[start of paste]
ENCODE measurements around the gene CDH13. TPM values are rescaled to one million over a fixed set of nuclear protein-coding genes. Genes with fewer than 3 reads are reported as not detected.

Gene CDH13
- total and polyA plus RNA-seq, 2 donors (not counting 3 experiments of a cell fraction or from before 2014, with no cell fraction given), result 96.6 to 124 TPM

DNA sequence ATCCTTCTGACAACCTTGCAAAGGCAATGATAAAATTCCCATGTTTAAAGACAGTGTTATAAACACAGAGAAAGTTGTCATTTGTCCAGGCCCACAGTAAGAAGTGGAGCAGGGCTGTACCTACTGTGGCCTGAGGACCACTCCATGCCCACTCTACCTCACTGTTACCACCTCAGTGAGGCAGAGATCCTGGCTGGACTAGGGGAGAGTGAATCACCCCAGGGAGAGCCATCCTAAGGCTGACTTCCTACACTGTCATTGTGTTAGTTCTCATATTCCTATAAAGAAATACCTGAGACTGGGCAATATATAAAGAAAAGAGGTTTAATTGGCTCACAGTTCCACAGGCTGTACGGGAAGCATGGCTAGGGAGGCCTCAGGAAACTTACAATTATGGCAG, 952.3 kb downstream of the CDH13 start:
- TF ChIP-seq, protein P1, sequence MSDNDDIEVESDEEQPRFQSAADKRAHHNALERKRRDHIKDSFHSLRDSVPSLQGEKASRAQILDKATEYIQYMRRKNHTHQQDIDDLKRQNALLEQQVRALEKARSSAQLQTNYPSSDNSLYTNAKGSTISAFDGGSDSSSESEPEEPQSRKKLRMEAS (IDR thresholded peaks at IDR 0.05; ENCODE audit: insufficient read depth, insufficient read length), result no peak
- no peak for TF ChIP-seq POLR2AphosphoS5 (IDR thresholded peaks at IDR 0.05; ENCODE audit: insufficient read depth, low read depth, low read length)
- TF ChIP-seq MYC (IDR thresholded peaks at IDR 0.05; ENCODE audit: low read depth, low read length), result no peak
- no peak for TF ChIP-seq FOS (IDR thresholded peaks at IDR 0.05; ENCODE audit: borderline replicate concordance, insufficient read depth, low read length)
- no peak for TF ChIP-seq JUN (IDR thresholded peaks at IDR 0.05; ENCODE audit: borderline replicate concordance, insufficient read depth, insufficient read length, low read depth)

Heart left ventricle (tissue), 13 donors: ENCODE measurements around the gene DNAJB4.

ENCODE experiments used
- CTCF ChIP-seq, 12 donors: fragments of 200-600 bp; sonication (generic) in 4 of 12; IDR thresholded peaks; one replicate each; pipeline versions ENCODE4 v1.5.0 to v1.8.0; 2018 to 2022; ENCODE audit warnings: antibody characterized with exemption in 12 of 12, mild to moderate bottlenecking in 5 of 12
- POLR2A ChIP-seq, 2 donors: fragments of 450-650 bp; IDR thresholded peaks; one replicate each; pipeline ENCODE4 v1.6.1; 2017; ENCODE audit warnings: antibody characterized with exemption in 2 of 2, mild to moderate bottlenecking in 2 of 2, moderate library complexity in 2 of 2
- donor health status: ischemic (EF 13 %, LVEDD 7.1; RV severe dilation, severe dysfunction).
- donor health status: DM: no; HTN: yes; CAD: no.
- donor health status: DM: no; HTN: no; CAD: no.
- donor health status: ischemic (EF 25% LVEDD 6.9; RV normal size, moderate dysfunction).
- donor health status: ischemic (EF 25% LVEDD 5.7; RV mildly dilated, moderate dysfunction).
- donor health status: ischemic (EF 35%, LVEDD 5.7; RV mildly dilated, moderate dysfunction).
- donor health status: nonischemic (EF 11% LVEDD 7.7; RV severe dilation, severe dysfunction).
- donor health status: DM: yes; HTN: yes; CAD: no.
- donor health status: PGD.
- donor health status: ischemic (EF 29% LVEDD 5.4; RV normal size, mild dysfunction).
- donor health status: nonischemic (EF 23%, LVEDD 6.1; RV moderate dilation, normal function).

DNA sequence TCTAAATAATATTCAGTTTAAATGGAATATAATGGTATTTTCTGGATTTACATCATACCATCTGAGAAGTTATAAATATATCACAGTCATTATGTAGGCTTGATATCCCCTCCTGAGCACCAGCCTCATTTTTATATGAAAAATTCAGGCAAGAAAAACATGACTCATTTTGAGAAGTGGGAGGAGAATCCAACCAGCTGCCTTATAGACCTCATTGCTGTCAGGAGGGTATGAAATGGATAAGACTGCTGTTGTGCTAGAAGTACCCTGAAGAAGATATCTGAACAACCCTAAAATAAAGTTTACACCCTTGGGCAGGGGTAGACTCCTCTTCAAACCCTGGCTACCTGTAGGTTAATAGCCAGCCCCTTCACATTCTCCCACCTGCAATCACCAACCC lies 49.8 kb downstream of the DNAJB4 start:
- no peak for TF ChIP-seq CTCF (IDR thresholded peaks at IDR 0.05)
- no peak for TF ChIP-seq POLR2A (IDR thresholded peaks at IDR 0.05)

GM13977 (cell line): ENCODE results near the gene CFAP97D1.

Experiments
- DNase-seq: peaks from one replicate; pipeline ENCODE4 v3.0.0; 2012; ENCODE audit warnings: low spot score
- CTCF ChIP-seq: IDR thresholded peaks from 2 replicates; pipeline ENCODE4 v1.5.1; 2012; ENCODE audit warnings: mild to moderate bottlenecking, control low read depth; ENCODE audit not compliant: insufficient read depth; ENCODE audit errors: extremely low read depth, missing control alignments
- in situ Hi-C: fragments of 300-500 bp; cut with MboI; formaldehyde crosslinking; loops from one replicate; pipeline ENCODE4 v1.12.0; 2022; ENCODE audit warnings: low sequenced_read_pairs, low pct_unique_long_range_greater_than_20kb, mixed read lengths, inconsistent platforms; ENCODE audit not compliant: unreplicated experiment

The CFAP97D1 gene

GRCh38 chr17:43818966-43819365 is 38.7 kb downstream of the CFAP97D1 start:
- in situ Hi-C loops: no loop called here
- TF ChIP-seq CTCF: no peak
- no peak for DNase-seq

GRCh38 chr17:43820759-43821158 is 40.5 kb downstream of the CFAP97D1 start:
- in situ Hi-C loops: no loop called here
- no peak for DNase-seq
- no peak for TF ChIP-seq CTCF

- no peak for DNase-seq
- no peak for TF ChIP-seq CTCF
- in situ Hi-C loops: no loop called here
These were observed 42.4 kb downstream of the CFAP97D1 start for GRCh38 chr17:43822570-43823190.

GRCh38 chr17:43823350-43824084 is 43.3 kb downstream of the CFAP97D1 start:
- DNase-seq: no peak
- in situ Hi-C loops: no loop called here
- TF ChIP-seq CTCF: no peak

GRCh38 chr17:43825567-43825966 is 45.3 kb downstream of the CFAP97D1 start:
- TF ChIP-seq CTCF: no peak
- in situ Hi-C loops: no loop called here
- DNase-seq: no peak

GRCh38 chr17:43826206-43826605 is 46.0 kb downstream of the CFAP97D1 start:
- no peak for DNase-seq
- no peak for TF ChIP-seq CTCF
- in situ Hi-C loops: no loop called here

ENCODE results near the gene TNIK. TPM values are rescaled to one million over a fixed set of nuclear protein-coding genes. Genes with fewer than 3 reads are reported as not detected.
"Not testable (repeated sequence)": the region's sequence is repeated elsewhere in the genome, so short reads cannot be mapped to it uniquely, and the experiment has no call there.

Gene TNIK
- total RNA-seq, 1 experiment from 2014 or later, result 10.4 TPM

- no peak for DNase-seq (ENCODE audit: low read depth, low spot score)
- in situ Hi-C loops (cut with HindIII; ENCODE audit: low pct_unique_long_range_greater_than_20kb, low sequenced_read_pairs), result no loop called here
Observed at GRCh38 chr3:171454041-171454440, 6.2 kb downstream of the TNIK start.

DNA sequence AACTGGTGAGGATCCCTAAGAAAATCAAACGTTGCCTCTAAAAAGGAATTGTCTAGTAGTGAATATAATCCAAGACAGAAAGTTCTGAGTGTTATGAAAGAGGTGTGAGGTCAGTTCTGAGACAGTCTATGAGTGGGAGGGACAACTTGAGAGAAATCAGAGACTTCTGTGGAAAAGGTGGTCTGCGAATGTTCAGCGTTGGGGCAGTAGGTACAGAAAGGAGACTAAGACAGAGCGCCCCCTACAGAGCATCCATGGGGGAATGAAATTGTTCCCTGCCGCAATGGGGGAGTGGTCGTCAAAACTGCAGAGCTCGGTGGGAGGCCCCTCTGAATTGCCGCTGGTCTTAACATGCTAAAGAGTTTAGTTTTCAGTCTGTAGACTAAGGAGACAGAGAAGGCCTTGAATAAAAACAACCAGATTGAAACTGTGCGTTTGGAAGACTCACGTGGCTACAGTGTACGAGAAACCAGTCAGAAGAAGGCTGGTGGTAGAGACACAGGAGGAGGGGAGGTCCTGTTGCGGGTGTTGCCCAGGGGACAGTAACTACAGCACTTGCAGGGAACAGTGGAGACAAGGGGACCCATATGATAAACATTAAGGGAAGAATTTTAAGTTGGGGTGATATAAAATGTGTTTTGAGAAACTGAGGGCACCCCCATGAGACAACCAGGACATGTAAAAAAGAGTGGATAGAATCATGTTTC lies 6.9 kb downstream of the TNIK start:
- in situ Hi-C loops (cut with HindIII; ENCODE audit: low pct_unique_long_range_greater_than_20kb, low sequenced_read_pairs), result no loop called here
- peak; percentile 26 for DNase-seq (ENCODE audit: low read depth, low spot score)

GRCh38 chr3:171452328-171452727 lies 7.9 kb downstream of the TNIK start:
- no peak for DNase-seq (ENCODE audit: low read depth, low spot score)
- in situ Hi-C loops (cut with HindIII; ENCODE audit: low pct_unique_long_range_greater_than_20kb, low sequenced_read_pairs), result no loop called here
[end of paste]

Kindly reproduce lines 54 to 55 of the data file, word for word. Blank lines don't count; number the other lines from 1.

GRCh38 chr17:43826206-43826605 is 46.0 kb downstream of the CFAP97D1 start:
- no peak for DNase-seq